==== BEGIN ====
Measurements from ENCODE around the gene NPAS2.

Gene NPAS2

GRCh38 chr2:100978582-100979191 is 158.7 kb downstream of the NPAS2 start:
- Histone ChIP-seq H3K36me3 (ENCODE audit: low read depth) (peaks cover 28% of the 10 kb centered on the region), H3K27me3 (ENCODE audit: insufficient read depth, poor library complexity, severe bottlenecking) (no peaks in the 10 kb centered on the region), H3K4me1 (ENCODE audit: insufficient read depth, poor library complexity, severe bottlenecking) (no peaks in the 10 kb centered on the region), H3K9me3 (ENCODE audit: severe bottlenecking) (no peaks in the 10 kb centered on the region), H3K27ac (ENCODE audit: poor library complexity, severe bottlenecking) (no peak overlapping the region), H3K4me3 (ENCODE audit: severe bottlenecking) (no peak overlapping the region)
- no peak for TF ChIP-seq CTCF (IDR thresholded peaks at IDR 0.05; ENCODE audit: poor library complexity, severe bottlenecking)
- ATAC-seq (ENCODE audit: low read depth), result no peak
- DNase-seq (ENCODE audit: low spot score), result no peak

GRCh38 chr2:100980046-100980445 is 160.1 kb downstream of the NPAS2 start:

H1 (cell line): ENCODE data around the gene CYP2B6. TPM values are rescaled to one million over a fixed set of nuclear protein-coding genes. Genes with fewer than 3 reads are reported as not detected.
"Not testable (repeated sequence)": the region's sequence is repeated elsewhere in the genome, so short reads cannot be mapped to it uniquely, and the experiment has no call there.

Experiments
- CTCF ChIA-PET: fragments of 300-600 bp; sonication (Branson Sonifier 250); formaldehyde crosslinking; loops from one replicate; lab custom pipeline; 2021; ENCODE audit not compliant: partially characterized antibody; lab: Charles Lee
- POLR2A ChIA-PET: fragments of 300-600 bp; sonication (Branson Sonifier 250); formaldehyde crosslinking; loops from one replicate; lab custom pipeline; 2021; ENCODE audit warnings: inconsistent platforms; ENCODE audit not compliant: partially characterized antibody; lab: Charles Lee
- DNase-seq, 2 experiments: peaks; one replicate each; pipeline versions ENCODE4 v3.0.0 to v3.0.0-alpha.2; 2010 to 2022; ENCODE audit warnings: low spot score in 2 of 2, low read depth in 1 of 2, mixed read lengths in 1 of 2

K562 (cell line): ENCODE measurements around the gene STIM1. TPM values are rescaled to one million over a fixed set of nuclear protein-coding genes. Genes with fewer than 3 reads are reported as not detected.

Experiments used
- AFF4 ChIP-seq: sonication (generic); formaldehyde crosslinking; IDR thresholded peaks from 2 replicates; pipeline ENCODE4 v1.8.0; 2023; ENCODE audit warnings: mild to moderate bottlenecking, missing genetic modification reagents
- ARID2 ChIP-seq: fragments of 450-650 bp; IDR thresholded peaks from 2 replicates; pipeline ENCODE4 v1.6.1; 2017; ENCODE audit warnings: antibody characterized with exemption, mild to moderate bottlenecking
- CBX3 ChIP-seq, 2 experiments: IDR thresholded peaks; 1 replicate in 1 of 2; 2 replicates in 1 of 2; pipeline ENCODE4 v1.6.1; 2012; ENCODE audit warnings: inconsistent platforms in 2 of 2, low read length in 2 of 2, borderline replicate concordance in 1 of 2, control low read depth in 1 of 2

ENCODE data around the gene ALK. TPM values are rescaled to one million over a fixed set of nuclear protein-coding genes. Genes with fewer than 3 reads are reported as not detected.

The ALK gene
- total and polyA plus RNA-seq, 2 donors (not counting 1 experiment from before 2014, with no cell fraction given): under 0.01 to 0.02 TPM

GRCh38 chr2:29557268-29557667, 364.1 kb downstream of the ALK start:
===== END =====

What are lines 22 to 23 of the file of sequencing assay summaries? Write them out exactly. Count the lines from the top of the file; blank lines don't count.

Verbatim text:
- total and polyA plus RNA-seq, 2 donors (not counting 1 experiment from before 2014, with no cell fraction given): under 0.01 to 0.02 TPM

GRCh38 chr2:29557268-29557667, 364.1 kb downstream of the ALK start: